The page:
of the large number of variables that influence associated TSE

risks.

Key factors which should be considered when assessing risks are:

• the animal source. Use of material from closed herds or from

herds that are managed carefully to prevent the introduction of

the BSE agent.

• use of material from young animals would markedly lower risk

compared with older animals.

• the geographical risk of BSE. The geographical BSE risk

status of a country gives an imprecise indication of BSE risk. It

would be better to use an estimated prevalence of BSE in a

country based on data from a robust surveillance system.

• the potential TSE infectivity of the source tissue(s) based on a

careful assessment of the available data on tissue infectivity.

CORRECT AS OF 21ST SEPTEMBER 2006

18

• the site of implantation. Sites with contact with the blood supply

or CNS may increase risk.

• whether TSE testing is undertaken on the source animal(s).

• the number of source animals used for each device.


http://www.seac.gov.uk/pdf/issue_summary.pdf

Subject: BSE--U.S. 50 STATE CONFERENCE CALL Jan. 9, 2001
Date: Tue, 9 Jan 2001 16:49:00 -0800
From: "Terry S. Singeltary Sr."
Reply-To: Bovine Spongiform Encephalopathy
To: BSE-L@uni-karlsruhe.de

######### Bovine Spongiform Encephalopathy
#########

Greetings List Members,

I was lucky enough to sit in on this BSE conference
call today and even managed to ask a question.
that is when the trouble started.

I submitted a version of my notes to
Sandra Blakeslee of the New York Times,
whom seemed very upset, and rightly
so.

"They tell me it is a closed meeting and
they will release whatever information
they deem fit. Rather infuriating."

and i would have been doing just fine,
until i asked my question. i was surprised
my time to ask a question so quick.

(understand, these are taken from my notes for now.
the spelling of names and such could be off.)

[host Richard Barns]
and now a question from Terry S. Singeltary of
CJD Watch.

[TSS]
yes, thank you,
U.S. cattle, what kind of guarantee can you
give for serum or tissue donor herds?

[no answer, you could hear in the back ground,
mumbling and 'we can't. have him ask the question
again.]

[host Richard]
could you repeat the question?

[TSS]
U.S. cattle, what kind of guarantee can you
give for serum or tissue donor herds?

[not sure whom ask this]
what group are you with?

[TSS]
CJD Watch, my Mom died from hvCJD and we are
tracking CJD world-wide.

[not sure who is speaking]
could you please disconnect Mr. Singeltary

[TSS]
you are not going to answer my question?

[not sure whom speaking]
NO

from this point, i was still connected, got to listen
and tape the whole conference. at one point someone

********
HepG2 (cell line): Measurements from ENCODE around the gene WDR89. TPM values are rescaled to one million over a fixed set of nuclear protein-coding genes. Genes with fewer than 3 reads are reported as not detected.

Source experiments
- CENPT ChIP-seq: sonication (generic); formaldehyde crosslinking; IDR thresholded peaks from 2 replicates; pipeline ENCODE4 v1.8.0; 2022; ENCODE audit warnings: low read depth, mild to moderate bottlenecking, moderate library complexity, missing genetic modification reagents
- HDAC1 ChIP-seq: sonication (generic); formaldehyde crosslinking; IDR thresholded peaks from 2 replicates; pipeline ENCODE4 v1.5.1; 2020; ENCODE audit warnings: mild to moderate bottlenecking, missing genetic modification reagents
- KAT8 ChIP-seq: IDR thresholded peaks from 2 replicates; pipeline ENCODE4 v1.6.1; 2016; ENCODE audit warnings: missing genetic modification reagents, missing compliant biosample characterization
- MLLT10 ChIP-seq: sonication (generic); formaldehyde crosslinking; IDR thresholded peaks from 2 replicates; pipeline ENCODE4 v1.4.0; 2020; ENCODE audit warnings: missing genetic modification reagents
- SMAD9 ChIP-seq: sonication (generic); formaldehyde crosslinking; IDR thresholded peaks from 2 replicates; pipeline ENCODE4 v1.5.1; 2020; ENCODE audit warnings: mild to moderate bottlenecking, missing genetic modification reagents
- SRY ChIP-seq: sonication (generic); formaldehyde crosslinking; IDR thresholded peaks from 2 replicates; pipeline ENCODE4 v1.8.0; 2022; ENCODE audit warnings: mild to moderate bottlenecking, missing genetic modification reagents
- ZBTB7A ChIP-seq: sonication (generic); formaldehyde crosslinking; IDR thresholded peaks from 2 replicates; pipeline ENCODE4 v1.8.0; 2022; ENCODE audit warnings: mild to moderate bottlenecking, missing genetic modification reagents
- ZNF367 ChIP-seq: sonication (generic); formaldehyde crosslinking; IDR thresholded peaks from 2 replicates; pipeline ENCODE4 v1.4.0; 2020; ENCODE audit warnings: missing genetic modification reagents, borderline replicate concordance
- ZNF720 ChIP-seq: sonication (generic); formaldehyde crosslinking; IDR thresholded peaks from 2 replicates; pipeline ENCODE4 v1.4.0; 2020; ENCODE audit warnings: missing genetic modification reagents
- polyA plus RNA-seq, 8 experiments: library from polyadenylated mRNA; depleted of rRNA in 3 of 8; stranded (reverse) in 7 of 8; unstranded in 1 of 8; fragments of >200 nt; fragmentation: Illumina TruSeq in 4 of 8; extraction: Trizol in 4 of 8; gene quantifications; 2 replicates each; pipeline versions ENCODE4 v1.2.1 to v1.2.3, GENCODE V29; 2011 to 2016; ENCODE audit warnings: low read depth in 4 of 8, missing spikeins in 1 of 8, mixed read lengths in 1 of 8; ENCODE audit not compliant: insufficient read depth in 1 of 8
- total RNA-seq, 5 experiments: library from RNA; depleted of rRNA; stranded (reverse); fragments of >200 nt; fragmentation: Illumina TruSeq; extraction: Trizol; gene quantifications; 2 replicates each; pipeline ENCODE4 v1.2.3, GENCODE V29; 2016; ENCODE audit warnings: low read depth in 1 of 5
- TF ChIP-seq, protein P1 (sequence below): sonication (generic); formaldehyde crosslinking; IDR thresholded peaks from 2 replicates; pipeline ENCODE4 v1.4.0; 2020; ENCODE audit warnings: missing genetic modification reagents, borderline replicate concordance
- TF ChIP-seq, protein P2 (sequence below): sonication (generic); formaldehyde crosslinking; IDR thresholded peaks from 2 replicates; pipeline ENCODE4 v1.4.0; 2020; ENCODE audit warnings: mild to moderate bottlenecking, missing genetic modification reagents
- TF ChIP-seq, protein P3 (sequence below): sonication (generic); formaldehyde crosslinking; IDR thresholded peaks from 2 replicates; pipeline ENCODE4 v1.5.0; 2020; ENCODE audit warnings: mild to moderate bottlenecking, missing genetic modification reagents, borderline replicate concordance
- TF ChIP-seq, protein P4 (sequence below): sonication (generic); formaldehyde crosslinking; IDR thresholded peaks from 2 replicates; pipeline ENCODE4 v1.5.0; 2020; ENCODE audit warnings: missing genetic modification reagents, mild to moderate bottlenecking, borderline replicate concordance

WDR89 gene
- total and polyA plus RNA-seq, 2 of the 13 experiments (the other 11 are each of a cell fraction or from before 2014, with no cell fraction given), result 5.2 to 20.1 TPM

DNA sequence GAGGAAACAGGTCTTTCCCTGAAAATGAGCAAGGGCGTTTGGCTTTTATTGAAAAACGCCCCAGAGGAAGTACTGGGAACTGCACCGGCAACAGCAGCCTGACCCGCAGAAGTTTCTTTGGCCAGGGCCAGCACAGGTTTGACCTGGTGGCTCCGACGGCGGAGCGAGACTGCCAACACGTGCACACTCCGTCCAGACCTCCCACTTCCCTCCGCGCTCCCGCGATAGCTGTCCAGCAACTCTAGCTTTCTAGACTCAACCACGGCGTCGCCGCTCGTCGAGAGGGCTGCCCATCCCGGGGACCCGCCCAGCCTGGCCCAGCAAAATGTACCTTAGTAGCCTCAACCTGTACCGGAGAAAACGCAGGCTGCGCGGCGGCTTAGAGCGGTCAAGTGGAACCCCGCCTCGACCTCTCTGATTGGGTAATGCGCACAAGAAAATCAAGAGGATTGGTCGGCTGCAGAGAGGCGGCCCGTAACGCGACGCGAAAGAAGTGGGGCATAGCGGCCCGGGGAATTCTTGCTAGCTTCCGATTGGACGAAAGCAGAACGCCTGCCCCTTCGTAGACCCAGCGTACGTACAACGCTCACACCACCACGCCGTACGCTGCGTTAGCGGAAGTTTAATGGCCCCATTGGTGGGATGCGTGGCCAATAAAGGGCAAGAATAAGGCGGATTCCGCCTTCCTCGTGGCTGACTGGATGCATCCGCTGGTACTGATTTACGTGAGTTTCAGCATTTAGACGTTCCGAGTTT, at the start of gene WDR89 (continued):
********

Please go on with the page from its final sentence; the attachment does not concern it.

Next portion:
came on, a woman, and ask again;

[unknown woman]
what group are you with?

[TSS]
CJD Watch and my Mom died from hvCJD
we are trying to tract down CJD and other
human TSE's world wide. i was invited to
sit in on this from someone inside the USDA/APHIS
and that is why i am here. do you intend on banning
me from this conference now?

at this point the conference was turned back up,
and i got to finish listening. They never answered
or even addressed my one question, or even addressed
the issue. BUT, i will try and give you a run-down
for now, of the conference.

IF i were another Country, I would take heed to my
notes, BUT PLEASE do not depend on them. ask for
transcript from;

RBARNS@ORA.FDA.GOV
301-827-6906

he would be glad to give you one ;-)

Rockville Maryland,
Richard Barns Host

BSE issues in the U.S.,
How they were labelling ruminant feed?
Revising issues.

The conference opened up with the explaining of
the U.K. BSE epidemic winding down with about 30
cases a week.

although new cases in other countries were now
appearing.

Look at Germany whom said NO BSE and now have BSE.

BSE increasing across Europe.

Because of Temporary Ban on certain rendered product,
heightened interest in U.S.

A recent statement in Washington Post, said the
New Administration (old GW) has a list of issues.
BSE is one of the issues.

BSE Risk is still low, minimal in U.S. with a greater
interest in MBM not to enter U.S.

HOWEVER, if BSE were to enter the U.S.
it would be economically disastrous
to the render, feed, cattle, industries,
and for human health.

(human health-they just threw that in cause i was listening. I will now
jot down some figures in
which they told you, 'no need to write them down'.
just hope i have them correct. hmmm, maybe i hope
i don't ???)

SNIP...END...TSS